Once imagination’s not required, once the consequences are real and close to you, the answers get easy. What do you do? Help. Contribute. Share. Why is that so hard to grasp in the abstract? Why must it be tested in the extremely, life-threateningly tangible to prove essential? Why is it so easy for some to fabricate and fixate on the image of the lazy citizen, the government parasite, but alternatively difficult for them to imagine the Houstonian grandmother standing on her roof, drenched in rain?
I’m less interested in this as a conservative-liberal issue — though I see his larger point — as I am the idea of the abstract vs. the concrete. I think we run into this all the time, particularly when you contrast the digital world with the physical one. One hour on Twitter is all it takes to convince me that the world is an angry, stupid place in which everyone who doesn’t see the world exactly like the person who happens to be speaking at that particular moment is an asshole, liar or a crook. If the real world were like the way we have become online, we would never stop punching each other in the face.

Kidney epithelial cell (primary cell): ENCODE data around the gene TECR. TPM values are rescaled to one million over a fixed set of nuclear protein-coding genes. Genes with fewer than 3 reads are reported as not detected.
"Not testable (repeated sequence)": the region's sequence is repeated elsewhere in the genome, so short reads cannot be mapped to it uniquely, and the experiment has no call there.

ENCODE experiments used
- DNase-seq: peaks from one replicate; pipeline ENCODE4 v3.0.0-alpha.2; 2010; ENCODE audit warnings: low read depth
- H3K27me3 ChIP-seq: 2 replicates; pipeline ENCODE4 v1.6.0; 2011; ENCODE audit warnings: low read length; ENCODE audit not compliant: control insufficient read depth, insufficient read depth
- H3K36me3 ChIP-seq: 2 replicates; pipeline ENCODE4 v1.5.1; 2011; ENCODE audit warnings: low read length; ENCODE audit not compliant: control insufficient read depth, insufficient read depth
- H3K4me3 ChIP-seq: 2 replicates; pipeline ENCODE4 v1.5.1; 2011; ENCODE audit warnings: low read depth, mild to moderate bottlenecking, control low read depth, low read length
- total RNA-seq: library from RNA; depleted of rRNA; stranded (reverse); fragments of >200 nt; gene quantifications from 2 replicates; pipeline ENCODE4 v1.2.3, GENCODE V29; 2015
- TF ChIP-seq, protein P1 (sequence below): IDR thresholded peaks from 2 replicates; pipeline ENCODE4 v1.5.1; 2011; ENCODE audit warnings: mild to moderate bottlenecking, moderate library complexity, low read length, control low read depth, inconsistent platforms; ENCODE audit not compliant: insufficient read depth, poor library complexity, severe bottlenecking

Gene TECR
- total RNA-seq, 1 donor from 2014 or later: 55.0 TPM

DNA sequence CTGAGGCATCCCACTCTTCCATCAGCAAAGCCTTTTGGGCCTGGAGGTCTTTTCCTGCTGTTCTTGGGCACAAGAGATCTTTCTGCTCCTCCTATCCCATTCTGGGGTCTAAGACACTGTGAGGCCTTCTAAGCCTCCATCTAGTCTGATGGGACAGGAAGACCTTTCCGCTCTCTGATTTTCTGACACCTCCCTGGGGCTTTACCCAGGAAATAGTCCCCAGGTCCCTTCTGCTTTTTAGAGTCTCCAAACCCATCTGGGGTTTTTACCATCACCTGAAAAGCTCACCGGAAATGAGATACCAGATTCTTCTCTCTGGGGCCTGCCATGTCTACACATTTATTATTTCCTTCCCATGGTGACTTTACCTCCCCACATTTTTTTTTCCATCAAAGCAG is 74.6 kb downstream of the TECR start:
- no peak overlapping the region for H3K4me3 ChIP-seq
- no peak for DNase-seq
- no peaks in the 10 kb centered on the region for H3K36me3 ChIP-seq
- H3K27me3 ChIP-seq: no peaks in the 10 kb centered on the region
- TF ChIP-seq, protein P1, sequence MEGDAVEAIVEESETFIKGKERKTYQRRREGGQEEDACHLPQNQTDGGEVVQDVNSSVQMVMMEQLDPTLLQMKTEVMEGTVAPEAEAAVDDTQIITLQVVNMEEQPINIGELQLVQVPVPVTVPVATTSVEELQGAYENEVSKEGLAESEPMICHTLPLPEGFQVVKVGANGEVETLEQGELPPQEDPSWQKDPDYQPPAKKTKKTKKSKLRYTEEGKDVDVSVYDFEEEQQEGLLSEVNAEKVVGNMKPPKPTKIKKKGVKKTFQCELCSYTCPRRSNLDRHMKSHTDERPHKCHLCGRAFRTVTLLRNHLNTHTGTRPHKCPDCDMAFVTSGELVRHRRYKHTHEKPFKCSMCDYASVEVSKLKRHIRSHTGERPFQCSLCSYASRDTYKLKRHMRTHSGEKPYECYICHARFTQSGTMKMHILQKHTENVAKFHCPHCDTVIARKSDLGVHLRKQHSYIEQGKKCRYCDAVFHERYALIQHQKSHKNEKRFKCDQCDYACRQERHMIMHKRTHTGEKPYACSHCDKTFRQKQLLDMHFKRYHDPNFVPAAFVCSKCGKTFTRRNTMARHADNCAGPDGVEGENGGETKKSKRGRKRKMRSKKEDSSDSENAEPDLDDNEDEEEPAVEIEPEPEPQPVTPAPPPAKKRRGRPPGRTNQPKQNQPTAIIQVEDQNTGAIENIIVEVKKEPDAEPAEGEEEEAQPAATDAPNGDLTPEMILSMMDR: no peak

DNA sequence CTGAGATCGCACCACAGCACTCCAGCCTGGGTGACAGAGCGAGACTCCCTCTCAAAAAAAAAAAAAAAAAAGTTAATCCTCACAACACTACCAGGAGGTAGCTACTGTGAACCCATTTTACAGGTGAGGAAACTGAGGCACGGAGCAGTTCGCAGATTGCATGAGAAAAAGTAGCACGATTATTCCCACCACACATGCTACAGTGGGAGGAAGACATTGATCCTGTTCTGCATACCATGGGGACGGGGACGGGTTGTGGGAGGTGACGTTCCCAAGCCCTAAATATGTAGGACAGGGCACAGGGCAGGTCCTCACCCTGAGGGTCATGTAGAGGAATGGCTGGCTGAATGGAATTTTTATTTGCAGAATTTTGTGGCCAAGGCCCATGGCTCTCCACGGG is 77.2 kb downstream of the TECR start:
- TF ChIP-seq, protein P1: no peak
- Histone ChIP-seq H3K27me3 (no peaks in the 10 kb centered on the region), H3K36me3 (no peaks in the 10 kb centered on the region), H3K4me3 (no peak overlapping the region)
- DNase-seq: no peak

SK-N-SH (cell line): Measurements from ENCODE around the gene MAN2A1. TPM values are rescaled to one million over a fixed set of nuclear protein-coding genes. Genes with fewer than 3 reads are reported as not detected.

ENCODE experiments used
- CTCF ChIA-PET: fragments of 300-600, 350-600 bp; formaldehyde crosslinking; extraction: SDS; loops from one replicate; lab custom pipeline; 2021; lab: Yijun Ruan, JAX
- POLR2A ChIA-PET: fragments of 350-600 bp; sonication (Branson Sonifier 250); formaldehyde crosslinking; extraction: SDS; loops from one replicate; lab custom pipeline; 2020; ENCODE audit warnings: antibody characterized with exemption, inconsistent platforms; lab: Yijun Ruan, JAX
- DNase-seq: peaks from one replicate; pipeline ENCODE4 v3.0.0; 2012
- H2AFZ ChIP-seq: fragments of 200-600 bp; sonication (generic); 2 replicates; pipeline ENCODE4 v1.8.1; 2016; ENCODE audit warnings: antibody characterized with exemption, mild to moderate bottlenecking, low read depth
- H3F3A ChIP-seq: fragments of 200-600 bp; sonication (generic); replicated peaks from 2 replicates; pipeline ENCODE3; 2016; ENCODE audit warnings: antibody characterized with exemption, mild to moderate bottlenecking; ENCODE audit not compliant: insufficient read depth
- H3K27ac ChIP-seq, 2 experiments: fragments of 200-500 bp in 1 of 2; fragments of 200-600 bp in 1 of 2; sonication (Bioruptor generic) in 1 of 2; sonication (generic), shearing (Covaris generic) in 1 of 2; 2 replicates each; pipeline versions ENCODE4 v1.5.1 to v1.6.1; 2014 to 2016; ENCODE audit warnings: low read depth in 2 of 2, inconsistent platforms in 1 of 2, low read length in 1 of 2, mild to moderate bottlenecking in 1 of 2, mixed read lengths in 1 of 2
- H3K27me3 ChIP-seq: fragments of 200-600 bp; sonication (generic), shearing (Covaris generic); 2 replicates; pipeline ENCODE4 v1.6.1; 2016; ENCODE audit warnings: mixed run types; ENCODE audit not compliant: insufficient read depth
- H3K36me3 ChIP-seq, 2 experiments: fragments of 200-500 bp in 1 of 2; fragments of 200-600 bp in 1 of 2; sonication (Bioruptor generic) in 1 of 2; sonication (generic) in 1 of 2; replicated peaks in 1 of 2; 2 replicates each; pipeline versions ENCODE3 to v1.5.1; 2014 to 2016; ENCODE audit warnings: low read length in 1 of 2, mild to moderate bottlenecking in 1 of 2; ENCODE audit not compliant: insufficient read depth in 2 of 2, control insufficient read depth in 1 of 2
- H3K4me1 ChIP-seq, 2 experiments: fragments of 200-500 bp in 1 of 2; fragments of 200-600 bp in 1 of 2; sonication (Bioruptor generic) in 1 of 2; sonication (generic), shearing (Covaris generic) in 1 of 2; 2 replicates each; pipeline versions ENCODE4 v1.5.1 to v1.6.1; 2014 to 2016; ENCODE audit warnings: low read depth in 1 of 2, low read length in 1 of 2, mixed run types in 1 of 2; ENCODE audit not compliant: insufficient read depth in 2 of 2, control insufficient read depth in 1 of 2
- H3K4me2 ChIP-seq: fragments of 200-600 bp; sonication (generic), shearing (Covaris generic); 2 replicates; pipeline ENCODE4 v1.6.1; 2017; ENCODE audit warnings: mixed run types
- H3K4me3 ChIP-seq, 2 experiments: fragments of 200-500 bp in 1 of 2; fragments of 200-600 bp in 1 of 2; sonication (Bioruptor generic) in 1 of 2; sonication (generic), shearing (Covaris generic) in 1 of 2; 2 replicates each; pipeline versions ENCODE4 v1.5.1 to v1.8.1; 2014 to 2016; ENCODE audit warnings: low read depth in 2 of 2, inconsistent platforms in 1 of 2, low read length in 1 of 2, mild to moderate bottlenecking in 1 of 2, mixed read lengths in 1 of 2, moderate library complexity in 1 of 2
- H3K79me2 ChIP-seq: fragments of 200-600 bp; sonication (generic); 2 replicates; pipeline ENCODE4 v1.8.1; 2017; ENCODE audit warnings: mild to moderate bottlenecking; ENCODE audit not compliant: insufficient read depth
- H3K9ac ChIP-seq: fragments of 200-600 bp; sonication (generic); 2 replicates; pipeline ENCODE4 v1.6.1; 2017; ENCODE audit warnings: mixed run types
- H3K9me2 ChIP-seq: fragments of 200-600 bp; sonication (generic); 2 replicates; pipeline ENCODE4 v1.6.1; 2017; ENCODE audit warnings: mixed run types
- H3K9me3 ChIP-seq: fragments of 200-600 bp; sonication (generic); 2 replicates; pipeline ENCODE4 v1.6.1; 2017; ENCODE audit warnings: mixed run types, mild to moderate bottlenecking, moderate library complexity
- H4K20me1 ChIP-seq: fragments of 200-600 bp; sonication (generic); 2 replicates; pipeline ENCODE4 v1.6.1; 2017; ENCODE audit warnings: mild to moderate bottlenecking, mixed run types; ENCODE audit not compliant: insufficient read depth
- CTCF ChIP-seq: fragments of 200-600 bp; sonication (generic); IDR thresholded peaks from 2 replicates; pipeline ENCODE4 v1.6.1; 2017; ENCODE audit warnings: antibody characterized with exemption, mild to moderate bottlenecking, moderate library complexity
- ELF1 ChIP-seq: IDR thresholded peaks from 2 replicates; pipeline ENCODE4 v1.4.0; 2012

But it’s not like that. When I walk outside, I see simple, dumb, pointless kindness all the time. Whether it’s something as small as keeping the door open for a stranger after you walk through it, or as large as a group of people who have never met each other all gathering around someone who has fallen from the heat and trying to find a way to help … I just don’t think people are as mean to each other, as inherently suspicious and resentful, as it seems. When we are just in the realm of the theoretical, we can assign the worst qualities to those who disagree with us. We give them sharp teeth and gnarled claws and the worst possible intentions. Because we don’t know them, and they’re saying something we think is wrong, we assume they are a monster. We treat them like the enemy.